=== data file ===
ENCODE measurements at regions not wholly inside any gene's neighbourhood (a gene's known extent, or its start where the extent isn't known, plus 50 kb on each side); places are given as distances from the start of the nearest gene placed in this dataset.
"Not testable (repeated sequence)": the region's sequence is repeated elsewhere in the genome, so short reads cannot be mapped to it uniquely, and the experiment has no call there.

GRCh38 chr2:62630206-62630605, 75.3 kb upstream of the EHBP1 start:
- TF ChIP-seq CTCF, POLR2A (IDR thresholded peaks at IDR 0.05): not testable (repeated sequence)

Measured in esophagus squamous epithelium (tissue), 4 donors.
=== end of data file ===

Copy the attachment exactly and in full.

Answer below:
ENCODE measurements at regions not wholly inside any gene's neighbourhood (a gene's known extent, or its start where the extent isn't known, plus 50 kb on each side); places are given as distances from the start of the nearest gene placed in this dataset.
"Not testable (repeated sequence)": the region's sequence is repeated elsewhere in the genome, so short reads cannot be mapped to it uniquely, and the experiment has no call there.

GRCh38 chr2:62630206-62630605, 75.3 kb upstream of the EHBP1 start:
- TF ChIP-seq CTCF, POLR2A (IDR thresholded peaks at IDR 0.05): not testable (repeated sequence)

Measured in esophagus squamous epithelium (tissue), 4 donors.